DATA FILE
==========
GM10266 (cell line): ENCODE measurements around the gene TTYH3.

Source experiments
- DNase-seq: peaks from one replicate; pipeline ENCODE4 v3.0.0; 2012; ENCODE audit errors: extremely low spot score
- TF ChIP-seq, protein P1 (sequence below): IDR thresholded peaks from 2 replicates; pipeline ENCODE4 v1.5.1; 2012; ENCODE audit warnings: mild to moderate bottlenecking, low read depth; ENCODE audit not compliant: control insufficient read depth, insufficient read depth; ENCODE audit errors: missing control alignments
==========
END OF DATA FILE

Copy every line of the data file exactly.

GM10266 (cell line): ENCODE measurements around the gene TTYH3.

Source experiments
- DNase-seq: peaks from one replicate; pipeline ENCODE4 v3.0.0; 2012; ENCODE audit errors: extremely low spot score
- TF ChIP-seq, protein P1 (sequence below): IDR thresholded peaks from 2 replicates; pipeline ENCODE4 v1.5.1; 2012; ENCODE audit warnings: mild to moderate bottlenecking, low read depth; ENCODE audit not compliant: control insufficient read depth, insufficient read depth; ENCODE audit errors: missing control alignments